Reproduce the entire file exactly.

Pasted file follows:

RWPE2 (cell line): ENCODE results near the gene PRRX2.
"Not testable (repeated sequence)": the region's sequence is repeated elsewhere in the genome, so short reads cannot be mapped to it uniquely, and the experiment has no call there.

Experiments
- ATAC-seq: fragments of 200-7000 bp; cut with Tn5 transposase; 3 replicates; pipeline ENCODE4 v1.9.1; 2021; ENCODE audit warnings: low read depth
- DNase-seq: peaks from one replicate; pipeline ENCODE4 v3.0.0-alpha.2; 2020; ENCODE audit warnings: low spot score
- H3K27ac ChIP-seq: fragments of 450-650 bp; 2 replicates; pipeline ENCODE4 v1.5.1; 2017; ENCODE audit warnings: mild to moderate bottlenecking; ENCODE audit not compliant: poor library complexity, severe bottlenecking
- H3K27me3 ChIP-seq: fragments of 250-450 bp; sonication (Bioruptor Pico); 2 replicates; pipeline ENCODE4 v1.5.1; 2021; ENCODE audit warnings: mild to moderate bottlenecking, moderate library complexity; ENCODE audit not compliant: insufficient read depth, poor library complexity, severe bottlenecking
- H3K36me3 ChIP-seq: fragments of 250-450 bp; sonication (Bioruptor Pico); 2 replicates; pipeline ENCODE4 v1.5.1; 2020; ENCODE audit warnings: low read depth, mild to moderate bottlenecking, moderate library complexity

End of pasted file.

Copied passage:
RWPE2 (cell line): ENCODE results near the gene PRRX2.
"Not testable (repeated sequence)": the region's sequence is repeated elsewhere in the genome, so short reads cannot be mapped to it uniquely, and the experiment has no call there.

Experiments
- ATAC-seq: fragments of 200-7000 bp; cut with Tn5 transposase; 3 replicates; pipeline ENCODE4 v1.9.1; 2021; ENCODE audit warnings: low read depth
- DNase-seq: peaks from one replicate; pipeline ENCODE4 v3.0.0-alpha.2; 2020; ENCODE audit warnings: low spot score
- H3K27ac ChIP-seq: fragments of 450-650 bp; 2 replicates; pipeline ENCODE4 v1.5.1; 2017; ENCODE audit warnings: mild to moderate bottlenecking; ENCODE audit not compliant: poor library complexity, severe bottlenecking
- H3K27me3 ChIP-seq: fragments of 250-450 bp; sonication (Bioruptor Pico); 2 replicates; pipeline ENCODE4 v1.5.1; 2021; ENCODE audit warnings: mild to moderate bottlenecking, moderate library complexity; ENCODE audit not compliant: insufficient read depth, poor library complexity, severe bottlenecking
- H3K36me3 ChIP-seq: fragments of 250-450 bp; sonication (Bioruptor Pico); 2 replicates; pipeline ENCODE4 v1.5.1; 2020; ENCODE audit warnings: low read depth, mild to moderate bottlenecking, moderate library complexity